Court of Appeals of Ohio, Eleventh District, Portage
ROBERT J. GOLUBSKI, Plaintiff-Appellee,
UNITED STATES PLASTIC EQUIPMENT, LLC, et al., Defendant-Appellant.
Appeal from the Portage County Court of Common Pleas, Case
No. 2013 CV 00365.
P. Lorenz and Oliver T. Koo, (For Plaintiff-Appellee).
J. Flynn, Flynn, Keith & Flynn, (For
CYNTHIA WESTCOTT RICE, P.J.
Appellant, United States Plastic Equipment, LLC, et al.,
appeal from the judgment of the Portage County Court of
Common Pleas, finalizing the legal description of certain
real property to which appellee, Robert J. Golubski, was
granted title by operation of the doctrine of acquiescence.
In Golubski v. United States Plastic Equipment, LLC,
11th Dist. Portage No. 2015-P-0001, 2015-Ohio-4239
("Golubski I "), this court affirmed the
trial court's determination as to appellee's
acquiescence claim, but reversed and remanded the matter for
the trial court to conduct the underlying proceedings and to
finalize the legal description of the property in question.
At issue is whether the trial court erred in concluding the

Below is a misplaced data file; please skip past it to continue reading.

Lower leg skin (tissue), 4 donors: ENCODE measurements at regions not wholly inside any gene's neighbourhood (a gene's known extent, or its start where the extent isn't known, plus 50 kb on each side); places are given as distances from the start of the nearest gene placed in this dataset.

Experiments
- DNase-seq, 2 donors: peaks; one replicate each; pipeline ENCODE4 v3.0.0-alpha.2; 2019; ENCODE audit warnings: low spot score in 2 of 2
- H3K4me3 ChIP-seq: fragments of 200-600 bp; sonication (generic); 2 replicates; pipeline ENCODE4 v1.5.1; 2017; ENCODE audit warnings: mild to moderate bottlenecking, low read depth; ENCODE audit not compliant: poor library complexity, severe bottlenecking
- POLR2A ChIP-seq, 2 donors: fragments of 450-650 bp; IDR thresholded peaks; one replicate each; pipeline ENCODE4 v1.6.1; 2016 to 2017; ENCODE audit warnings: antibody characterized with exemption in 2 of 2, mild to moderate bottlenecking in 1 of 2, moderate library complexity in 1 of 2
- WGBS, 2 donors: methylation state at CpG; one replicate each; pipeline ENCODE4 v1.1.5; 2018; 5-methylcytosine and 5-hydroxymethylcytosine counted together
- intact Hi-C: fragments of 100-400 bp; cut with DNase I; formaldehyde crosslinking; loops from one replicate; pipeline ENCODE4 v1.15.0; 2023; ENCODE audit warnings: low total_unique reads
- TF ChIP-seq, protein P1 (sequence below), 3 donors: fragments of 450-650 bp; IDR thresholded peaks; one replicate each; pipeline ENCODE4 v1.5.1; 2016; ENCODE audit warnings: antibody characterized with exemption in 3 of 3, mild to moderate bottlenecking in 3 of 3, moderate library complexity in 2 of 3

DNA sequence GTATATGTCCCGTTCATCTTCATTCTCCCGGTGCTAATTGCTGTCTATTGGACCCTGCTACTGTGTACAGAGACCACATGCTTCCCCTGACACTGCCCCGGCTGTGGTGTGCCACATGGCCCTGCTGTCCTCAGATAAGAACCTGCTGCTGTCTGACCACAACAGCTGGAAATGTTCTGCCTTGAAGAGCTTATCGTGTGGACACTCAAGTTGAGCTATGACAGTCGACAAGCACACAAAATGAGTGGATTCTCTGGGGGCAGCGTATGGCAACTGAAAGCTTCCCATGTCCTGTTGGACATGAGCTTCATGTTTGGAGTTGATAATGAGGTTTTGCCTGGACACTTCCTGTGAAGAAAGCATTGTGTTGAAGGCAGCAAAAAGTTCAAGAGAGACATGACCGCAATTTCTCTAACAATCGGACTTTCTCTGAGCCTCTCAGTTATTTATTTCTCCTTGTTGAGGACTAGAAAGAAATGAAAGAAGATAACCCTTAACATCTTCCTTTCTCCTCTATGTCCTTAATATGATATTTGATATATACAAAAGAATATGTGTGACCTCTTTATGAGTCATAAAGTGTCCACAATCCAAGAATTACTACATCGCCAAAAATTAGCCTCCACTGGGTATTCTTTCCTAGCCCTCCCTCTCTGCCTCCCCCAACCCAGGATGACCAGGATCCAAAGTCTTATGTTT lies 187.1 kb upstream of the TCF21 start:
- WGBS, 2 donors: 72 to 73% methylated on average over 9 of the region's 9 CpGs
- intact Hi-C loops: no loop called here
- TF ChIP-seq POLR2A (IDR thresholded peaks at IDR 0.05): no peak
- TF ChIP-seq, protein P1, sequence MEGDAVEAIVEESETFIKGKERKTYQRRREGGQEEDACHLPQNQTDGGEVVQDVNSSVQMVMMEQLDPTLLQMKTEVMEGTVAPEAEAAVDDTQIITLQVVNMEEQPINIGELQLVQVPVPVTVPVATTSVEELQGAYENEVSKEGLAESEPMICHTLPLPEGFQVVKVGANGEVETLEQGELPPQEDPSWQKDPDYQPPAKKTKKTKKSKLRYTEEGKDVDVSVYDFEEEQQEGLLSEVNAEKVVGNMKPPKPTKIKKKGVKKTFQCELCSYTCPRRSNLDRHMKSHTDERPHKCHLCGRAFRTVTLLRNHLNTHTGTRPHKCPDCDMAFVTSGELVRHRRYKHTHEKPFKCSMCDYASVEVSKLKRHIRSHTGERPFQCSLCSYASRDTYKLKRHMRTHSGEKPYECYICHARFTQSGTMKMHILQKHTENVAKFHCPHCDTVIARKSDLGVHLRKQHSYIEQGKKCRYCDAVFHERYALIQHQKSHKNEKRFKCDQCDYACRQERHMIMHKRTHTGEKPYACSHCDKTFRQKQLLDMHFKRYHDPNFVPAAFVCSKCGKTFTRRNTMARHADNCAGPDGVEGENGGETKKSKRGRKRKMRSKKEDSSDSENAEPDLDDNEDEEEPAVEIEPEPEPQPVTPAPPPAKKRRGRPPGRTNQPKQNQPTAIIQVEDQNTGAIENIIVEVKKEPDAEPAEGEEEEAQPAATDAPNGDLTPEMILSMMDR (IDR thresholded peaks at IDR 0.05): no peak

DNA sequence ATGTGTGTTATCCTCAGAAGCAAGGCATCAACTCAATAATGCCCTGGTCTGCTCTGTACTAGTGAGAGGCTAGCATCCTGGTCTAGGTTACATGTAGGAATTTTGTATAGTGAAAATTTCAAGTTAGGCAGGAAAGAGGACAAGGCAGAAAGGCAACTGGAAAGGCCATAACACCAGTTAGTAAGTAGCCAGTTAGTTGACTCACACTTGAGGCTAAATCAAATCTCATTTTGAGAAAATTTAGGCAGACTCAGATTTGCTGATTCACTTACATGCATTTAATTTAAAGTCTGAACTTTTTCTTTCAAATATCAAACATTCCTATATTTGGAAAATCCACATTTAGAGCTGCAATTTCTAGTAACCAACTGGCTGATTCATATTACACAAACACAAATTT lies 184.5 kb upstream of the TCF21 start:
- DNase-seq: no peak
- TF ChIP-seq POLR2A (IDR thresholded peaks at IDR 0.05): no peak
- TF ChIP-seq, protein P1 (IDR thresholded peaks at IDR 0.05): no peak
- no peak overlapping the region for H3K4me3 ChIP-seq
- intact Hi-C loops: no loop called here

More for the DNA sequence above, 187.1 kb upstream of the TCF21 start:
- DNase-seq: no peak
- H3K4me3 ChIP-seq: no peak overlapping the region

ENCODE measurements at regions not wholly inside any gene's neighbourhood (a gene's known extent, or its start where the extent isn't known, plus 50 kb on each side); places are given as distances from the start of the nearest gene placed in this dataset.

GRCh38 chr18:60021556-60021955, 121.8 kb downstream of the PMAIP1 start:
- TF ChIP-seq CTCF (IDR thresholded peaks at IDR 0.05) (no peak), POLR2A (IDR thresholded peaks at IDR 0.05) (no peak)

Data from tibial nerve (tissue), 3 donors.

final width of the property was 13'11". We affirm
After a trial on appellee's complaint, seeking title to a
portion of real property by operation of adverse possession
and the doctrine of acquiescence, the magistrate issued a
decision granting appellee title on both bases. The
magistrate concluded the width of the property was set by a
boundary line "running east and west through the middle
of the [former] lilac bush." Appellant filed detailed
objections to the decision, to which appellee responded.
After considering the pleadings, the trial court adopted the
magistrate's decision in its entirety. On appeal, this
court determined the trial court erred in adopting the
magistrate's decision as it related to appellee's
adverse possession claim. Golubski I, at
¶19-22. This court, however, affirmed the trial
court's adoption of the decision on appellee's
acquiescence claim. Id. at ¶28-35. This court
ultimately reversed and remanded the matter for the trial
court to set forth a formal and enforceable legal description
of the subject property, particularly as it pertained to the
width (north and south) of the subject property. Id.
On remand, the trial court ordered the parties to brief the
issue and provide a proposed survey and legal description of
the land. Appellee provided a proposed survey and legal
description which set the boundary 13'11" from
appellee's home. Appellant did not provide a survey, but
argued the boundary line should be 12' from the survey
line. Appellant's position was premised upon